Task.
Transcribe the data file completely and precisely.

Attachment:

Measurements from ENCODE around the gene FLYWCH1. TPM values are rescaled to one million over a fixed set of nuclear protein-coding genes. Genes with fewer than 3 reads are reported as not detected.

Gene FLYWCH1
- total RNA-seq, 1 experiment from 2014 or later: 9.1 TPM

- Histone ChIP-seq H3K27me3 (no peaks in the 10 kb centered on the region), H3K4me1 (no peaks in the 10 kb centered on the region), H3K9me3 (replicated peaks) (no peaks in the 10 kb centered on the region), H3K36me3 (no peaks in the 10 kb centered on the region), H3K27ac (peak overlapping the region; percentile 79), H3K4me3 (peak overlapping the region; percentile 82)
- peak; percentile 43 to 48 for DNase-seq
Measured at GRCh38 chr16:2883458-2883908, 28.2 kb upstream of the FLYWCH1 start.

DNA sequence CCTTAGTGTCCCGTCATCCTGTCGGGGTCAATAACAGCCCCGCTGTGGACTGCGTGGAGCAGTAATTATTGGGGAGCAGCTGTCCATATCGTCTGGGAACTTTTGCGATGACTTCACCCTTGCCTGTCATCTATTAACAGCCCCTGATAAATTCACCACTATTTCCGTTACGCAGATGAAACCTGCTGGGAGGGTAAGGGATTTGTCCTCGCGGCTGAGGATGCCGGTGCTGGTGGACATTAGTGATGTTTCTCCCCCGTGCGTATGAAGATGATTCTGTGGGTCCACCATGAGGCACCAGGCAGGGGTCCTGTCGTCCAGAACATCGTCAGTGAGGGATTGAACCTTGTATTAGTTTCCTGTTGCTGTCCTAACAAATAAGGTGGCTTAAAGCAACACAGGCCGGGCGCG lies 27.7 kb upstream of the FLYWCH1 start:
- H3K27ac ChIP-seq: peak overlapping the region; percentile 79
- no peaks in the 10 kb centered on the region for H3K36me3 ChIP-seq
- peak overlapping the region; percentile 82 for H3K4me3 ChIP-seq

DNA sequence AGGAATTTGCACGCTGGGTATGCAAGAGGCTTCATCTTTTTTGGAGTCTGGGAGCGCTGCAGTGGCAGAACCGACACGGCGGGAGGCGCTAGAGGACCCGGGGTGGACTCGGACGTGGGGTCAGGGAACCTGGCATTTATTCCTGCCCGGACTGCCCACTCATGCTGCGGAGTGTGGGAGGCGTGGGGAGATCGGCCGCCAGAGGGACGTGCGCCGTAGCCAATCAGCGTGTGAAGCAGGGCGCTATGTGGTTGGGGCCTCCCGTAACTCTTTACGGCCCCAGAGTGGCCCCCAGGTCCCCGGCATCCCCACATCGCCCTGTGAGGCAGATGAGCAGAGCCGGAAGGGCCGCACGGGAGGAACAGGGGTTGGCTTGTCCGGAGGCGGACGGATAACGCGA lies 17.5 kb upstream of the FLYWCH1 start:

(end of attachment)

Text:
Measurements from ENCODE around the gene FLYWCH1. TPM values are rescaled to one million over a fixed set of nuclear protein-coding genes. Genes with fewer than 3 reads are reported as not detected.

Gene FLYWCH1
- total RNA-seq, 1 experiment from 2014 or later: 9.1 TPM

- Histone ChIP-seq H3K27me3 (no peaks in the 10 kb centered on the region), H3K4me1 (no peaks in the 10 kb centered on the region), H3K9me3 (replicated peaks) (no peaks in the 10 kb centered on the region), H3K36me3 (no peaks in the 10 kb centered on the region), H3K27ac (peak overlapping the region; percentile 79), H3K4me3 (peak overlapping the region; percentile 82)
- peak; percentile 43 to 48 for DNase-seq
Measured at GRCh38 chr16:2883458-2883908, 28.2 kb upstream of the FLYWCH1 start.

DNA sequence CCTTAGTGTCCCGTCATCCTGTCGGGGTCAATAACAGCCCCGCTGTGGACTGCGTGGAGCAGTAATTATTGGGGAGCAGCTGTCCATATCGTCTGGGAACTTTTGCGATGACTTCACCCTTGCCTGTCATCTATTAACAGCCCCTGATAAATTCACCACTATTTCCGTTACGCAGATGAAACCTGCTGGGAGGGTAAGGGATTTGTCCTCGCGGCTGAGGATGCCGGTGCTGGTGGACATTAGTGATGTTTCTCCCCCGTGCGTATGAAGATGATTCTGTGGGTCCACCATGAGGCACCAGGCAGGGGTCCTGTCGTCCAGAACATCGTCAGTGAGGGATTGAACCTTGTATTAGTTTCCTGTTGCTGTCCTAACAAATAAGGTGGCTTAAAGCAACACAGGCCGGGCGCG lies 27.7 kb upstream of the FLYWCH1 start:
- H3K27ac ChIP-seq: peak overlapping the region; percentile 79
- no peaks in the 10 kb centered on the region for H3K36me3 ChIP-seq
- peak overlapping the region; percentile 82 for H3K4me3 ChIP-seq

DNA sequence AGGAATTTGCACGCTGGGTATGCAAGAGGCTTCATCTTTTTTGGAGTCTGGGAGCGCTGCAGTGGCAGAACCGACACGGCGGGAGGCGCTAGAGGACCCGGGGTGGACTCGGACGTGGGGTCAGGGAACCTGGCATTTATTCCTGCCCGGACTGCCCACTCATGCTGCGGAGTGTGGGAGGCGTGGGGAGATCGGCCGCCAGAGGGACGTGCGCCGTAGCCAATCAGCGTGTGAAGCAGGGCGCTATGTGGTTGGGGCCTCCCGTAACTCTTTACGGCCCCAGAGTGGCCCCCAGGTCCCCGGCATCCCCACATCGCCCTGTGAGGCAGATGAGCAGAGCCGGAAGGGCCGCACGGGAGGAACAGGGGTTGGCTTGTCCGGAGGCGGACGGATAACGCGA lies 17.5 kb upstream of the FLYWCH1 start: